Slack announced that it has confidentially submitted a draft registration statement with the Securities and Exchange Commission (SEC) relating to the proposed public listing of its Class A common stock. It is expected that the public listing will take place after the SEC completes its review process.
Reuters reported in December of 2018 that Slack hired investment bank Goldman Sachs to lead its initial public offering (IPO) in 2019. According to Reuters, Slack is hoping to fetch a valuation of well over $10 billion in its IPO.
Crunchbase recently reported that Slack disclosed that it had 10 million daily active users. Slack also noted it has 1,500 apps in its directory and penetration into 65% of the Fortune 500.
What does this mean for Slack users? So far, the most notable change is Slack’s new logo. It is understandable for users to become a bit nervous after hearing that Slack, something many people use for work-related projects and communication, may go public. We are just going to have to wait and see what happens next.
Slack posted an apology and an update after its controversial decision to block accounts of users who had visited and logged on from Iran. Slack acknowledges that it did not handle communication well in regards to their decision to block some users.
The problem appears to have happened when Slack updated its system for applying location information to comply with U.S. trade embargoes and economic sanctions regulations.
Soon after updating, we discovered that we made a series of mistakes and inadvertently deactivated a number of accounts that we shouldn’t have. We recognize the disruption and inconvenience this caused and we sincerely apologize to the people affected by our actions. In fact, we also apologize to the people whose accounts we intended to disable in order to comply with these regulations. We did not handle the communication well and in both cases we failed to live up to our own standards for courtesy and customer-centricity.
Slack says it did not block any user based on their nationality or ethnicity. What happened was, at least in part, because Slack uses location information principally derived from IP addresses to implement required blocks.
In my opinion, Slack did the right thing by publicly apologizing for its mistake and also for providing an explanation of what happened. They are being transparent about what led to their mistake. In addition, Slack says it is working hard to restore access to users who access was blocked in error. Slack also provided an email address where users can let Slack know if they made a mistake in blocking a specific user’s access.
It is worth noting, however, that Slack will continue to update their systems over the next few weeks and will be blocking service to IP addresses associated with an embargoed country.
If you travel to an embargoed country, you will temporarily lose Slack access while you are there. I suppose this could potentially affect people who travel to certain countries to visit family over the holidays.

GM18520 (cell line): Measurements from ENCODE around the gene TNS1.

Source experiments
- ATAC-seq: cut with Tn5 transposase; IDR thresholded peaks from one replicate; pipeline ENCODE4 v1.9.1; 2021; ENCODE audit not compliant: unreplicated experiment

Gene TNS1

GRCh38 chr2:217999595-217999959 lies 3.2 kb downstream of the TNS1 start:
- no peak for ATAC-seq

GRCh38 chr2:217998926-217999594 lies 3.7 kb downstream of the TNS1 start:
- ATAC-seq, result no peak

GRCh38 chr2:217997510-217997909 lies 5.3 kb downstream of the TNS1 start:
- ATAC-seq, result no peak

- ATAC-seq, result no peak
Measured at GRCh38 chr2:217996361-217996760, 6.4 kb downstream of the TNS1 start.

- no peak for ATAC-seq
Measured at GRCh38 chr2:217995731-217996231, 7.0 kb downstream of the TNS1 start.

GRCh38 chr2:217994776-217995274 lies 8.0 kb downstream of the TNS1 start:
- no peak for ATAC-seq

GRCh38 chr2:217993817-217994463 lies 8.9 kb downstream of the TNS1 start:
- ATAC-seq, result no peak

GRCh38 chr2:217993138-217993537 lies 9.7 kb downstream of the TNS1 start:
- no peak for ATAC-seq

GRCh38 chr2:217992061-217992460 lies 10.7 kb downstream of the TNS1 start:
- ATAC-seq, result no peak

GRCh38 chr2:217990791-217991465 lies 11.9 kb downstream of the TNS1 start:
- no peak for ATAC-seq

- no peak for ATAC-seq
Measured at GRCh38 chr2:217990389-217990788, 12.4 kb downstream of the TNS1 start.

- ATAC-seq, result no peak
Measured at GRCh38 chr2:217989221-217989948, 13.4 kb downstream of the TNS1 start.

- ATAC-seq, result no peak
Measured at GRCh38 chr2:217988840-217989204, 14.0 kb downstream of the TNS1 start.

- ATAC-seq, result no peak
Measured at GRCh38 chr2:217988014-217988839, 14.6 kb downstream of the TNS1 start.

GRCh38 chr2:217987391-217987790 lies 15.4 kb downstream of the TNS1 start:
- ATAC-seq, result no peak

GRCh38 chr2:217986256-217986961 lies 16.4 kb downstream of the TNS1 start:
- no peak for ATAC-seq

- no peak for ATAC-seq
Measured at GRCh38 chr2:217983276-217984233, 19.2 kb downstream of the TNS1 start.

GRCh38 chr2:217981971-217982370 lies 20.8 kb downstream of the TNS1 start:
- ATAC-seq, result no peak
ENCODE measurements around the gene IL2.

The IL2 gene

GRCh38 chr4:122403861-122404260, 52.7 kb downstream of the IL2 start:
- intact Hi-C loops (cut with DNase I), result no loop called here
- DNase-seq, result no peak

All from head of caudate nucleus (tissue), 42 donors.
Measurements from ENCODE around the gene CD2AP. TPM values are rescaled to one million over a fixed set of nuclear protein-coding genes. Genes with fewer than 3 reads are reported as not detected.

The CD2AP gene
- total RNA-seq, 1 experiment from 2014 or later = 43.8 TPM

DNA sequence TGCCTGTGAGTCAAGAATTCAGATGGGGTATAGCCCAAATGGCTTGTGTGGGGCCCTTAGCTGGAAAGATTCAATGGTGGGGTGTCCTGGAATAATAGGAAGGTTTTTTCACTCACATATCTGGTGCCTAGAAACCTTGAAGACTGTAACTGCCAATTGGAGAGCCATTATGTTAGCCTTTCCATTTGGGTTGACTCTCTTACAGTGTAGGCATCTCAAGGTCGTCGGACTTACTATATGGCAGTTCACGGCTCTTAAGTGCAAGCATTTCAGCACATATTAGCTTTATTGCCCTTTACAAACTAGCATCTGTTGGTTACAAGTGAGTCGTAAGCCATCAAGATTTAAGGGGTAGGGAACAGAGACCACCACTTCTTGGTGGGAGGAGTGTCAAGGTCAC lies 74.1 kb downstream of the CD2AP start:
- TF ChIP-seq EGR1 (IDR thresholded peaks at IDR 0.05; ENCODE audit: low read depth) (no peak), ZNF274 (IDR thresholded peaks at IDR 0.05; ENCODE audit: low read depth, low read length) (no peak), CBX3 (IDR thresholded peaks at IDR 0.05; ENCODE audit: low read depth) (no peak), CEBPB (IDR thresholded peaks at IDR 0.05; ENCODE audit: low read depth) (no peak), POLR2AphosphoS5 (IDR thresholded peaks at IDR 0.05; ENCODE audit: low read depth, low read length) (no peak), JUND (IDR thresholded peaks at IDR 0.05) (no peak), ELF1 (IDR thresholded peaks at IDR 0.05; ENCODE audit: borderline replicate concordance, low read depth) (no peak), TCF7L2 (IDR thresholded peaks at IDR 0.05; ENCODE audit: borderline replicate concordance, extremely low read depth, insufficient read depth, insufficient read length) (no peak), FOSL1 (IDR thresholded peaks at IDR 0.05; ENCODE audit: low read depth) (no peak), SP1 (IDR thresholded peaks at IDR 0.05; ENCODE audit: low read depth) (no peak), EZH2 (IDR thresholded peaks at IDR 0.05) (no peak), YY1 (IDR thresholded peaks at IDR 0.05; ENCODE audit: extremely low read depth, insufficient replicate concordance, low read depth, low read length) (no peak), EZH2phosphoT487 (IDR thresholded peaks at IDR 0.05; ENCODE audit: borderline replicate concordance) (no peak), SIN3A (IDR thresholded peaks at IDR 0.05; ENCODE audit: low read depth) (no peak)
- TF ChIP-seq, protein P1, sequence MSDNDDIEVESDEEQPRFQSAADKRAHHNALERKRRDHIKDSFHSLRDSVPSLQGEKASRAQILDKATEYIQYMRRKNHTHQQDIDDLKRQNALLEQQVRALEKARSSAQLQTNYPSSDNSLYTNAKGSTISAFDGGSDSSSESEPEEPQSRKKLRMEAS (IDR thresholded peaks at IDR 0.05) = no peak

Slack simplifies communication for people who work for the same company. It provides a shared workspace where conversations are organized and accessible. Slack is now collaborating with Marriott and Starwood to make it easier for co-workers who need to attend a conference to figure out which hotel to stay at.
Slack has collaborated with Marriott International and Starwood Rooms. You can now compare and book Marriott and Starwood rooms directly through Slack. (This is possible because Marriott and Starwood merged in 2016.)
To do it, you need to add the Marriott Rewards app to Slack. Type /Marriottrewards and the city where you want to book hotel rooms into any Slack channel. You, and everyone else who is in that channel, will be able to see all available rooms and rates.
Not sure how it works? Slack has put together an example of a group of people looking at hotel information and voting on which one to pick. Personally, I found that watching the example made it a lot easier for me to understand how to book a hotel room on Slack. This might be very useful for people who are planning to attend BlizzCon this November.
Slack has confirmed on it’s blog that there was unauthorized access to a Slack database that was storing user profile information. If Slack didn’t contact you about this situation, it means they do not believe your account was among the ones that were impacted by the security incident.
The unauthorized access took place during 4 days in February. No financial or payment information was accessed. Slack says there is no indication that the hackers were able to decrypt stored passwords. Slack is using a one-way encryption technique on passwords (called hashing).
As a result of this security incident, Slack has released two new features. Two factor authentication (2FA) is now available for all users and teams. They strongly recommend that everyone use 2FA “both on Slack and everywhere else it is available”.
Team owners will now be able to use a “Password Kill Switch”. It does two things. It allows for instantaneous team-wide resetting of passwords. It also causes forced termination of all user sessions for all team members. This means that everyone is signed out of the team owner’s Slack team on all apps and devices.